- A retrospective analysis finds that minimally invasive surgery (MIS) is associated with better safety and survival outcomes than open resection in stage II/III rectal cancer.
Why this matters
- Randomized controlled trials examining open vs minimally invasive techniques in rectal cancer have produced mixed results.
- Retrospective analysis of the National Cancer Database from 2010 to 2015 (N=31,190).
- Funding: NIH.
- 52.8% of cases were open, 47.2% MIS (laparoscopic, 26.2%; laparoscopic converted to open, 4.8%; robotic, 15.0%; robotic converted to open, 1.2%).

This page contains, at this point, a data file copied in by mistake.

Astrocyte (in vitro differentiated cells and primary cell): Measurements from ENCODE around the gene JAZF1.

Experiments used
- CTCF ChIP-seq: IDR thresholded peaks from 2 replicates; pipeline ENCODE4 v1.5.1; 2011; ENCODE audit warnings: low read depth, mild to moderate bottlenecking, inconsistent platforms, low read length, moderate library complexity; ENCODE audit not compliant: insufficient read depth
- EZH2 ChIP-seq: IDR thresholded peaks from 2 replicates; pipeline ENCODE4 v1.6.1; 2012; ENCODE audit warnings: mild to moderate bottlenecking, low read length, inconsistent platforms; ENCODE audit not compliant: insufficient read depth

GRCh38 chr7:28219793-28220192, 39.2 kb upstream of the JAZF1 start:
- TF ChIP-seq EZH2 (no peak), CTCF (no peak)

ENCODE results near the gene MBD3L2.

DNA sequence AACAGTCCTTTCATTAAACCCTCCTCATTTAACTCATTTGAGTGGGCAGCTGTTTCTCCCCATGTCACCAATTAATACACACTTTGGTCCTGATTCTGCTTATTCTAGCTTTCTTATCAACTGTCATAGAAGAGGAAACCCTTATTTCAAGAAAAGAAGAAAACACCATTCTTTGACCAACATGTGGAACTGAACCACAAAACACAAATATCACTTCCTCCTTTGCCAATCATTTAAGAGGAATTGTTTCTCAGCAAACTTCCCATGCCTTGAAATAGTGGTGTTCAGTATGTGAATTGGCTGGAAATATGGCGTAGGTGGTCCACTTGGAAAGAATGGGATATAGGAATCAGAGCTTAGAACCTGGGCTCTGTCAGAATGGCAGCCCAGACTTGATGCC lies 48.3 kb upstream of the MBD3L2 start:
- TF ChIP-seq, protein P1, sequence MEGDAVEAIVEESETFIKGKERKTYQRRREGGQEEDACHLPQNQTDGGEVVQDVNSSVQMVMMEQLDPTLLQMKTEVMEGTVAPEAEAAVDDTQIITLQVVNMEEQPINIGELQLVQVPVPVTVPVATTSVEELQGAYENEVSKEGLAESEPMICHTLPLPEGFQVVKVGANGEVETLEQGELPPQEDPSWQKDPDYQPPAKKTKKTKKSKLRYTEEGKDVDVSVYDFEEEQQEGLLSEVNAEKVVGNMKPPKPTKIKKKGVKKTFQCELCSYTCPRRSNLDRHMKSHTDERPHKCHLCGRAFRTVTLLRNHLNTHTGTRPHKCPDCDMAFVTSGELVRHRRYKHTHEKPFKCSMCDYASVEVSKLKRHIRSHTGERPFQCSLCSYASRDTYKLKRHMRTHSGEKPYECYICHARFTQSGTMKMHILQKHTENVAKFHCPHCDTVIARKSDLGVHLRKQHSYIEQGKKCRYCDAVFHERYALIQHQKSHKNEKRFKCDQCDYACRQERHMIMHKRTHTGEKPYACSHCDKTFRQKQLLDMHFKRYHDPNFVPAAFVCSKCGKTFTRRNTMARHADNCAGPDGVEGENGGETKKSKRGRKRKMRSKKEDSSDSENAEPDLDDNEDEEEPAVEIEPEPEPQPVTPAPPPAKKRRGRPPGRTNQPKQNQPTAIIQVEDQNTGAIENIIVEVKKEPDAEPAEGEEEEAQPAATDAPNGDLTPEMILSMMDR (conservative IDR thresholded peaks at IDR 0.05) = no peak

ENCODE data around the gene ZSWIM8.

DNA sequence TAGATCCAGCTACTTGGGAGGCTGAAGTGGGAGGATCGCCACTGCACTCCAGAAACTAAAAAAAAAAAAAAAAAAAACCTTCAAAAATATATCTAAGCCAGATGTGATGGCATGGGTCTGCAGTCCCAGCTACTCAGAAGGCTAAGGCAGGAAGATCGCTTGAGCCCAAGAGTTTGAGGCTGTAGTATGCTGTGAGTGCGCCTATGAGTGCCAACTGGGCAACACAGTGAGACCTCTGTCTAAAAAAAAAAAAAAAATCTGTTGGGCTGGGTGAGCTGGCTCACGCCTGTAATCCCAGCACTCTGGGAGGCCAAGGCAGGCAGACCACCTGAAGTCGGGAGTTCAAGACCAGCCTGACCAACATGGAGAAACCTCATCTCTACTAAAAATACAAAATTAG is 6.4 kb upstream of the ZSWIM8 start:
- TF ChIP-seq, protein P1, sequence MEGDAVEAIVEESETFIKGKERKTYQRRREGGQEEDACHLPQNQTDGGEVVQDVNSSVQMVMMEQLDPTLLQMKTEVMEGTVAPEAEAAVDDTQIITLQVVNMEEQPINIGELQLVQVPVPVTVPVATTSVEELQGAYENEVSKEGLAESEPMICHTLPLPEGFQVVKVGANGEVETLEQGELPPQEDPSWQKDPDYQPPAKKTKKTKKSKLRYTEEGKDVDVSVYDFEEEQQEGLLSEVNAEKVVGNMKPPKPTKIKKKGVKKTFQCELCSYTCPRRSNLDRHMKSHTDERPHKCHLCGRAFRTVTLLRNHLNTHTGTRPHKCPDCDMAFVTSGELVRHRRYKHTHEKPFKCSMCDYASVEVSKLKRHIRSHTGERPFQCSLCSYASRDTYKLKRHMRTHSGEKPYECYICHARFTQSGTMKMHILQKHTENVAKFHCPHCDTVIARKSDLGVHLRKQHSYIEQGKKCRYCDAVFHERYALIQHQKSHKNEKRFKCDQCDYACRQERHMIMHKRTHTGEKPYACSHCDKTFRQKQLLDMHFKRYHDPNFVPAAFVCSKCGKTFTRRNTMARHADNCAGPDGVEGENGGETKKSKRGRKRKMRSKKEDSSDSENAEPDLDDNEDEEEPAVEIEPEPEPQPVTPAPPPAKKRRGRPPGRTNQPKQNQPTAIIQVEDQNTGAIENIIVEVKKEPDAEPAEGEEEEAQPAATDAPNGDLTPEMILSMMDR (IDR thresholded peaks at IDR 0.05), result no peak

- 15.6% of laparoscopic and 7.4% of robotic procedures converted to open.
- After adjustment for patient, tumor, and institutional characteristics, MIS was associated with:
- Lower risk for positive circumferential resection margins: OR, 0.82 (P=.003).
- Greater probability of 12 or more lymph nodes harvested: OR, 1.12 (P=.004).
- MIS also was linked to:
- Lower probability of a ≥7-day hospital stay (P<.001>
- Better OS (HR, 0.90; P=.01).
- Retrospective analysis.